I have been telling absolutely everyone I know that they must read this book. Granted I hang out with a lot of librarians and bookworms like myself, but I loved this book. It is an eye opener in many ways.
In April of 1986 a fire started in the Central Library of Los Angeles and it took 7 hours for firefighters to put it out. The process of trying to save what was left, overwhelming. Searching for the arsonist was another impossible task on top of restoring and restocking an old historic building, the library itself.
We are taken through the history of the library system, and the changing role of the library in our communities, what is housed in one, and the job of librarians. The Library Book is full of quirky history of its guardians over the years and the changing wants and needs of its patrons.
If you love books as much as I do, you’ll be captivated by The Library Book. I certainly was.
I didn’t know this was a Reese Witherspoon book club pick. I usually like her choices. But this one. Meh.
Erin, a documentary film maker is head over heels in love with Mark, an investment banker. But when he suddenly loses his job, the wedding plans are scaled back at his insistence. But he can still manage a trip to Bora Bora at the Four Seasons for a honeymoon. They go scuba diving and as the title says, they find something in the water.
All I can say is that these characters were spineless and weak and if Erin said one more time how much she loved Mark even after he forced her to do things his way like she didn’t have a brain of her own, I was going to barf.
The psychological manipulation in this book will keep you turning the page but by the time you’re half way through, you’ll know how it’s going to end. And for me that doesn’t make a good mystery.
I discovered this book while watching CBS Sunday Morning one lazy day. As a writer, I too have a thing for typewriters even though I don’t collect them like Tom Hanks does. But now I wish I could.
Uncommon Type is a collection of 17 short stories, all of which mention a typewriter. Some stories feature the almost forgotten business machine of the past more prominently than others. And I have to say the story I liked the best showcased several versions and ages of the beloved typewriter.
My takeaways from Uncommon Type are that Tom Hanks is as talented off the screen as on. The prose is spectacular. The human condition takes on many shapes and forms depending on the person who’s living it. But we best express ourselves through the written word laid down permanently by the letters we tap one by one on the keys of a old typewriter.
In case you were wondering, this is not a book about the flower children of the 1960’s and the Haight Ashbury scene. Well, maybe it is. Children born in the 40’s, 50’s and 60’s are now needing total hip replacements after years of use of the original ones. Diary of a Hippie is one man’s journey before and after his new hip was implanted.
I can relate! Being two months out from my second hip replacement at age 63, I wanted to see how my experience compared to others. Each of us goes through the process in our own individual way. And what the author gently reminded me, is that it takes a year for your body to completely heal and accept the new hip.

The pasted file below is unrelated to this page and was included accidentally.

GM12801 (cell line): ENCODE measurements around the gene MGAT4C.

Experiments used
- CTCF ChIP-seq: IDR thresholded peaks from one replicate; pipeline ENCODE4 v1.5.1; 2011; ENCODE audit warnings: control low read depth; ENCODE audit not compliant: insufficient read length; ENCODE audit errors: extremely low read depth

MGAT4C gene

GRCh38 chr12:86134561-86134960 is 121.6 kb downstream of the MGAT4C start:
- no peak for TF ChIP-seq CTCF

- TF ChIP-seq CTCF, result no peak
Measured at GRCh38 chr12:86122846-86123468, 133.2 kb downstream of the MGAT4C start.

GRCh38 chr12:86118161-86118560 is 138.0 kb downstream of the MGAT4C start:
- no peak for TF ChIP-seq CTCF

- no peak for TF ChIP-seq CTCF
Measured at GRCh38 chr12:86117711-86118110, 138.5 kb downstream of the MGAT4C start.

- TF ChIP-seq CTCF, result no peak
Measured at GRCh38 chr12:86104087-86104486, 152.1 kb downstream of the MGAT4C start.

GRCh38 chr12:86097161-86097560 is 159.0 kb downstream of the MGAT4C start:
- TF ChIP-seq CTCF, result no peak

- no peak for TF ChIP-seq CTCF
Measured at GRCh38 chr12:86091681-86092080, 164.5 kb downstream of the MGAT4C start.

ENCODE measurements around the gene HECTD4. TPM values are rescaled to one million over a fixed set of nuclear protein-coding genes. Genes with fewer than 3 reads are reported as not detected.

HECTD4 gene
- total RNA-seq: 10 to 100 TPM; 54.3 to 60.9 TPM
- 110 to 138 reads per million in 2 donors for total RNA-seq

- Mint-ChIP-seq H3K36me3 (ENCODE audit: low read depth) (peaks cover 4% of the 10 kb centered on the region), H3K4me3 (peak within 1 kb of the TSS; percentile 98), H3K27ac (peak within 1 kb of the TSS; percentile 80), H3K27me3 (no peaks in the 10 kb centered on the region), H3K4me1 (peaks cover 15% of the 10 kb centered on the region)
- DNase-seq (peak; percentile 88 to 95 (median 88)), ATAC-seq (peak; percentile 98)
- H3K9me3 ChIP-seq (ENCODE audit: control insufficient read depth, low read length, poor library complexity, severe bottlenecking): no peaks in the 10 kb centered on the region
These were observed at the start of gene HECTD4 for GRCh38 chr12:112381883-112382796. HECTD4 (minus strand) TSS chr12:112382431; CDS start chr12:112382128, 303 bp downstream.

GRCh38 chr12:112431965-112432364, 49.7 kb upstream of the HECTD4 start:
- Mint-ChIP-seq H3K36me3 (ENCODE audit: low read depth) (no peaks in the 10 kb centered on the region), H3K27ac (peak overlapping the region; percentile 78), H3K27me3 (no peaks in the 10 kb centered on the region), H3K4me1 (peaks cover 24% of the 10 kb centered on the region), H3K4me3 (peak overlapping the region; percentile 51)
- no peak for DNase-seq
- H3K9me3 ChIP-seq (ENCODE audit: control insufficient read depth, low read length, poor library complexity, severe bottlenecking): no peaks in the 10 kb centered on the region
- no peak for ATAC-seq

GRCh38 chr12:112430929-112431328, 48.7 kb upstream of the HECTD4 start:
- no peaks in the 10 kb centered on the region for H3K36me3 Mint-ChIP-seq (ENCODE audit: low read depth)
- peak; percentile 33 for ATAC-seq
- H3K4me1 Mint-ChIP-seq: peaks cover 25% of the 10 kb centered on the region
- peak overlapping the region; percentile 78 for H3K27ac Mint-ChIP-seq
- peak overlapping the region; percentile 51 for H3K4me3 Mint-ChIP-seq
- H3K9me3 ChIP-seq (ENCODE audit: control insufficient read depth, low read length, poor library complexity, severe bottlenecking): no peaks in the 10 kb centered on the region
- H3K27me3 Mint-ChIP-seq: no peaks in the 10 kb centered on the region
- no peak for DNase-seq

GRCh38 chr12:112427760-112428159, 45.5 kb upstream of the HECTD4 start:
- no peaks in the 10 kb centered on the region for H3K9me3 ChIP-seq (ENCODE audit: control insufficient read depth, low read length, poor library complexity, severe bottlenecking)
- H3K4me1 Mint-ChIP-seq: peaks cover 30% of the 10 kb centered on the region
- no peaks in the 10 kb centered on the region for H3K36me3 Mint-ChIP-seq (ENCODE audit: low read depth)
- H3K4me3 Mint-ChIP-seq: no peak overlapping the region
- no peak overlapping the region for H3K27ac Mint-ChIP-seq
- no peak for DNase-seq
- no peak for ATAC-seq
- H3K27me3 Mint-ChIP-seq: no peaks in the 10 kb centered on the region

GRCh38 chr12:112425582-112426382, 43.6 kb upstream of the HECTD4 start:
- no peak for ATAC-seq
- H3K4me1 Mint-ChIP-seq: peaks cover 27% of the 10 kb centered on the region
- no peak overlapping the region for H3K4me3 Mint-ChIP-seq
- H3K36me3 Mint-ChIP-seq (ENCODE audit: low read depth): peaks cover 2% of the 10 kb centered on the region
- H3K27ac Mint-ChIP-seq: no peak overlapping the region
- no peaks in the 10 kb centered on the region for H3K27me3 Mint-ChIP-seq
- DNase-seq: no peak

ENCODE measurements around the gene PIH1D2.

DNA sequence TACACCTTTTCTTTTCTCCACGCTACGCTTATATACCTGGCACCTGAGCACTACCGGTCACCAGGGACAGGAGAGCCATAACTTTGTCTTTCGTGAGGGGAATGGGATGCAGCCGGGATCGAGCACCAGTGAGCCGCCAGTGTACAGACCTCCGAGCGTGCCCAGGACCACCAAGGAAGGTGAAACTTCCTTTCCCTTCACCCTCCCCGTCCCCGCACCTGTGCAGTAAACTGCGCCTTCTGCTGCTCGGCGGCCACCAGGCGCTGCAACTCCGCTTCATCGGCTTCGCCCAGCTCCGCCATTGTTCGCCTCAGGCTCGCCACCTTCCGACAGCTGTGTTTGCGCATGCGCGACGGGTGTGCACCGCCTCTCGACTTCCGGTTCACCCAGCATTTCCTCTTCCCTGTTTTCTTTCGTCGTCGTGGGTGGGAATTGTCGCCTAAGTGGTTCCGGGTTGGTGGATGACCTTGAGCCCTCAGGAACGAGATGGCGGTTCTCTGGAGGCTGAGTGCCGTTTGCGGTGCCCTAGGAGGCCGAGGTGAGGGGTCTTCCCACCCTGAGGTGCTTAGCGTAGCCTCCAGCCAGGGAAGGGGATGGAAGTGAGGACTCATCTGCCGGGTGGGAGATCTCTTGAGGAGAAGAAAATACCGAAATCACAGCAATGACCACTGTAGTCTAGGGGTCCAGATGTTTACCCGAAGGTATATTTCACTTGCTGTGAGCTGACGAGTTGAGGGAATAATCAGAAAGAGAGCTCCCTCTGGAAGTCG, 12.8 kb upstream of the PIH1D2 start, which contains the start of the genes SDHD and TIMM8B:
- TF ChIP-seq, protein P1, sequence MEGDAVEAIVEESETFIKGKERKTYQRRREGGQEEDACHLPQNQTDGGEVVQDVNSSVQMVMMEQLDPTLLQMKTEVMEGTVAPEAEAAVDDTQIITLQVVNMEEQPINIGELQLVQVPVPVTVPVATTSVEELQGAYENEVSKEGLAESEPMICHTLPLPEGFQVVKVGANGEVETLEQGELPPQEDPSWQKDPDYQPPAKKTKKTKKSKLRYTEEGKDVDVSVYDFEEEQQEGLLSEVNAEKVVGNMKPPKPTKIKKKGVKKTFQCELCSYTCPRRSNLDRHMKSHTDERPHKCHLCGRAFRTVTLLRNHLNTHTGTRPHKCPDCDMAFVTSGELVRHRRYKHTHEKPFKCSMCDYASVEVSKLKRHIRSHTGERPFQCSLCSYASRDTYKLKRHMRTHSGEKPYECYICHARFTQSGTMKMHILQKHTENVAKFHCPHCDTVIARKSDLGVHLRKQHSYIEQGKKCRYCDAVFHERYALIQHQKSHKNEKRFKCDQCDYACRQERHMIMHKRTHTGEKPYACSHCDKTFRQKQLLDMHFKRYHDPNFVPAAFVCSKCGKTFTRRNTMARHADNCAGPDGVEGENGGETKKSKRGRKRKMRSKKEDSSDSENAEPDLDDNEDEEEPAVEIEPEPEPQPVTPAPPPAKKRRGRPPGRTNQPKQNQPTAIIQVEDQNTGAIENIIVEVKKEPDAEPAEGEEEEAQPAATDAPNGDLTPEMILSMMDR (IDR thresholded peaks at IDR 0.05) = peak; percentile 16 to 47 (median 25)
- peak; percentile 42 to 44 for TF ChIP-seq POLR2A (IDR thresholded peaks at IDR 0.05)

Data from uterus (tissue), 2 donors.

If you’re contemplating this surgery or need something to read while you’re resting after surgery, Diary of a Hippie is a quick and informative read that is sure to give you some tips and encouragement on your road to recovery.
My husband and I decided to do some spring cleaning disguised as summer cleaning. I have some hardbound books on my shelves that I just can’t part with but found a couple that I was able to cut the cord with and donated to the local library. We call this lightening the load.
Since I read mainly on my Kindle now, I have a habit of stockpiling books there too. When a new and exciting title downloads the ones I always think I’ll get to are pushed further down on the list. My sister can only keep about three books on her Kindle. She says when we were younger and my parents were divorcing and selling our big house in the suburbs, our mother told her she could only take three books from the shelf to the new apartment. The choice was tough. I have no such recollection so any book that looks interesting gets purchased and stored on my device without any childhood angst.
So the first book to be archived was Sense and Sensibility by Jane Austin. I know some people will be appalled by that but I’m just not a Jane Austen fan. Les Miserables by Victor Hugo was next. I prefer the musical version. Third was The Wisdom of Sally Red Shoes. I have no idea what this one is about but there were two copies, so one goes.
I stopped there. I can always retrieve Jane Austen on my Amazon account if I ever decide to dig in. But I couldn’t bare to part with the other 49 books. I’ll read them someday. Plus they don’t take up any room on the bookshelf.
Shaker Heights, Ohio is turned on its head when the nomadic Mia Warren and her daughter, Pearl arrive. They rent an apartment from the wealthy and well connected Richardson family. The mother daughter pair each wiggle their way into the Richardson’s daily life in different ways.
I grew up in the suburbs of Cleveland not too far from Shaker Heights. I loved the references to places the characters hung out. But when a novel is full of mean, vindictive and generally unlikeable people, it loses its luster pretty quickly. For me at least, Little Fires Everywhere couldn’t live up to the hype.